By Michael E. Miller
By Ryan Yousefi
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By Sabrina Rodriguez
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In the mid-Nineties, the city began to seriously consider upgrading the island and shutting down the store, Tritt says. The Miami Children's Museum was planned for a spot just a few hundred feet from his store; it would draw a higher grade of customer. Then there was Parrot Jungle — now, after intense marketing consultation, called Jungle Island — which was to be moved from its home in Pinecrest and plopped just across the causeway from Watson Island Fuel and Fishing Supply.
The bureaucrats weren't direct. First they claimed Tritt hadn't paid them a percentage of the gas he sold. In 1996 the city figured he owed $40,000. Tritt went before the commission that year to dispute the number, and successfully persuaded an auditor that he owed only about $25,000, which he arranged to pay off gradually. "It was ridiculous," he says. "There are businesses that owe millions upon millions of dollars to the city. If it was about money, if they wanted a higher percentage, I would have said yes."
But, unbeknownst to Tritt, much more money was at stake. In 2001 the city commission enthusiastically voted in support of a megayacht facility on the island, to be built by developer Flagstone Properties for several hundred million dollars. It was then, says Tritt, that the city got serious about kicking him out.
In April 2002 he received an official eviction notice. "My lease was month-to-month; they had every right to kick me out," he admits. "But I fought it as long as I could."
He drew up petitions, wrote letters, and attended commission meetings, but to no avail. Parrot Jungle Island opened in June 2003, and Tritt was forced to close up shop just a few days later. Kiers remembers the day: "I drove off under the bridge, around Parrot Jungle, and over the MacArthur Causeway, back home. Marty stayed there — I think he was in sort of a daze. He just sat there with all his stuff around him, the remains of what was in the store."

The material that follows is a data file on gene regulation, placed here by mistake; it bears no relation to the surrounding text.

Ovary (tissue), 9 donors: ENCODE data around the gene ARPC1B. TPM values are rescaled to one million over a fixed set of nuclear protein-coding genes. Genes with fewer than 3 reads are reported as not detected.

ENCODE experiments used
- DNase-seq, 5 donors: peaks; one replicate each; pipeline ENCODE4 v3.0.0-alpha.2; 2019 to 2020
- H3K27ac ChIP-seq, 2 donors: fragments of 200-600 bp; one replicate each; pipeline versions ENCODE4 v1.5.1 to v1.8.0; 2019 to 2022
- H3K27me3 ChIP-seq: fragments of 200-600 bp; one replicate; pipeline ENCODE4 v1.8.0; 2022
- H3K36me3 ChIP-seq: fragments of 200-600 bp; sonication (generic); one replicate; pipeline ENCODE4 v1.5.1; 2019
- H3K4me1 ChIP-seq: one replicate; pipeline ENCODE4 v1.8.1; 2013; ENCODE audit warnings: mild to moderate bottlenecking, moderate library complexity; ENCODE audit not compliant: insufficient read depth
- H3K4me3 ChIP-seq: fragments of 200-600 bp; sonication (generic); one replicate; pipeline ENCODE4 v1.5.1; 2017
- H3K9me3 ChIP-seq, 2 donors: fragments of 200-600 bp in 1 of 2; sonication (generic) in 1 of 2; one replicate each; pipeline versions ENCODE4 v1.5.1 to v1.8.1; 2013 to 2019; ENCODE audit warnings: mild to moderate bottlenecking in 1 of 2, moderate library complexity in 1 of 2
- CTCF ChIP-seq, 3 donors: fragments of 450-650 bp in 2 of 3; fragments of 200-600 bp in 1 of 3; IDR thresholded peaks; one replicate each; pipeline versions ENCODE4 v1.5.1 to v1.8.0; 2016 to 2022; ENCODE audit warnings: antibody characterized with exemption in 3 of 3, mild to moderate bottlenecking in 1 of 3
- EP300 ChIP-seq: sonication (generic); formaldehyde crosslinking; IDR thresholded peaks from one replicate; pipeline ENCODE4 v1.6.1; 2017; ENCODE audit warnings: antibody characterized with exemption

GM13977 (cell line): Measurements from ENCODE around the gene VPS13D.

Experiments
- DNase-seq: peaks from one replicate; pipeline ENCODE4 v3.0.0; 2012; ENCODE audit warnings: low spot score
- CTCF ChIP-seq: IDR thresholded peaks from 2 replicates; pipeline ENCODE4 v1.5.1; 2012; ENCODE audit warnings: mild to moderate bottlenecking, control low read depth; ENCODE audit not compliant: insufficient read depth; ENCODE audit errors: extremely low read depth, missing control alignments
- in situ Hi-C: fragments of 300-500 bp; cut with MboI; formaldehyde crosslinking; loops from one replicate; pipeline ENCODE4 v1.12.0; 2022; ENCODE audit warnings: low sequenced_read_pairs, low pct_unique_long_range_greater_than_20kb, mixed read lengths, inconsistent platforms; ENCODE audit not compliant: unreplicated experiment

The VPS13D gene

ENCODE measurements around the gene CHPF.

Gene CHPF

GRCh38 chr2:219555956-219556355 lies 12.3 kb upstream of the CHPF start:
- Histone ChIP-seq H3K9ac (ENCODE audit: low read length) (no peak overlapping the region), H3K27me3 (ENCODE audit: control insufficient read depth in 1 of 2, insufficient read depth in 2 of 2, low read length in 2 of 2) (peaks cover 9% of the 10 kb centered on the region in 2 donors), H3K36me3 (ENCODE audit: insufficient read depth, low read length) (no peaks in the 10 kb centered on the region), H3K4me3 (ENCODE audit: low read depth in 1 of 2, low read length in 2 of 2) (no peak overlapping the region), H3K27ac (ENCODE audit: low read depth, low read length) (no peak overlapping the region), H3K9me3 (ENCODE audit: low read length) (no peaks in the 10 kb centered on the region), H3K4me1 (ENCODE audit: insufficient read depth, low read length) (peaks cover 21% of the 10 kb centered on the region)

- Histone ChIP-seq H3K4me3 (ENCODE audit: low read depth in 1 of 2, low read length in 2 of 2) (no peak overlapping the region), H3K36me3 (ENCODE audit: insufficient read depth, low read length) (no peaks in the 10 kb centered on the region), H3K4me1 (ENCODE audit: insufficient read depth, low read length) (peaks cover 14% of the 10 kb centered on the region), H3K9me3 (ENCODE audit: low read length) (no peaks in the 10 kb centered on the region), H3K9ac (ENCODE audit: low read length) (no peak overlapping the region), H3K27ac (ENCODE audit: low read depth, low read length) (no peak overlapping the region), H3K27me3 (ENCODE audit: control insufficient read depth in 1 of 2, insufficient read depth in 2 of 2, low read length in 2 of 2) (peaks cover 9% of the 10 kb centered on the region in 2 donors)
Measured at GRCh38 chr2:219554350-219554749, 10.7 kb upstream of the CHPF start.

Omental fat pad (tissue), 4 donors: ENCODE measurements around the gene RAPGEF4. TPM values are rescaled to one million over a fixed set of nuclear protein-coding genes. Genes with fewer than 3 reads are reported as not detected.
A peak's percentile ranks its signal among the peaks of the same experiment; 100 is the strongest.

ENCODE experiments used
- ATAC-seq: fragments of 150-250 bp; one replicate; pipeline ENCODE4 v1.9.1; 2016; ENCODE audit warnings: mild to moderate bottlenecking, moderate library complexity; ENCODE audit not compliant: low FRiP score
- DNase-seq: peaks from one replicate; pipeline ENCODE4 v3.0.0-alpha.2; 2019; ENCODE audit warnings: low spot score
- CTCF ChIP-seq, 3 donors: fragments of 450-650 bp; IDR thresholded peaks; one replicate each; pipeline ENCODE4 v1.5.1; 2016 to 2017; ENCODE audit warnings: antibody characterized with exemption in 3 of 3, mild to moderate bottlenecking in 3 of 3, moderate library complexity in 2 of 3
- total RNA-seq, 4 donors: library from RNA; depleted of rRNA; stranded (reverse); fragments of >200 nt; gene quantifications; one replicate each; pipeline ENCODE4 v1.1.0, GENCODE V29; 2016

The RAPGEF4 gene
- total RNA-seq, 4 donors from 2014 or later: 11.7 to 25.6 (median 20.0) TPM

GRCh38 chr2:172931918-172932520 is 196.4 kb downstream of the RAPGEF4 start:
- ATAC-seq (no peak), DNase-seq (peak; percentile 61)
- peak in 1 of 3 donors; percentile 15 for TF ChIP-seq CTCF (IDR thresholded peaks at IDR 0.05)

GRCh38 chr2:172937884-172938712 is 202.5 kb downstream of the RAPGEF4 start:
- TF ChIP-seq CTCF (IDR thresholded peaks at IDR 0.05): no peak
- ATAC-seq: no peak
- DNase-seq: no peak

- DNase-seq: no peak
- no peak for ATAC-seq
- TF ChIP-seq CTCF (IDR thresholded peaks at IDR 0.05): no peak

Marve Sager, who attended Emory University with Tritt many years ago, was angry. "Very few things upset me, but it upset me when the store was taken away from him. I don't think there was anything like it in Dade or Broward or Palm Beach, and now it's gone."
These days the only remnant of Tritt's shop is a large, Stonehenge-like concrete slab, which Tritt had put into the ground in front of his store at some point. Painted in cheerful blue letters, it reads, "Welcome to Watson Island Marina." Now, with nothing around it, it juts out of the ground like a lonely hitchhiker's thumb, like a tombstone.
The Children's Museum has been relatively successful, but the megayacht facility promised three years ago is still just a dream. Recently the county approved a dredging permit for Flagstone, but commissioners have complained bitterly about the escalating costs and the project's general stagnation.
Worse, Jungle Island has proved a dismal failure. In 2005 it lost $5.6 million; in 2006 it was in the red for $2.8 million — losses not borne by the park's owners alone. About 10 years ago the county took out a $25 million federal loan to help bail out the private park, which hasn't made payments since 2004. Last year the City of Miami backed out of a plan to share some of the costs of that loan with the county. But a month ago city commissioners quietly agreed to assume 80 percent of the county's liability.
Aldo Bustamante, a real estate manager for the city, says Watson Island is becoming what developers have always hoped it would be: a tourist destination. The megayacht facility will eventually be built, he adds. As to Tritt's complaints he was chased out, Bustamante contends the city tried to find other locations but that, in the end, the eviction was necessary. "The reality is we lived up to our part of the bargain," he says. "For a long time there was nobody up there, so we allowed them to stay. But when it came time for someone to move in ..." He doesn't finish the sentence.
To Marty Tritt, it just doesn't seem right. "They're conning the people. If they had let me stay, we could have had fishing lessons for the kids."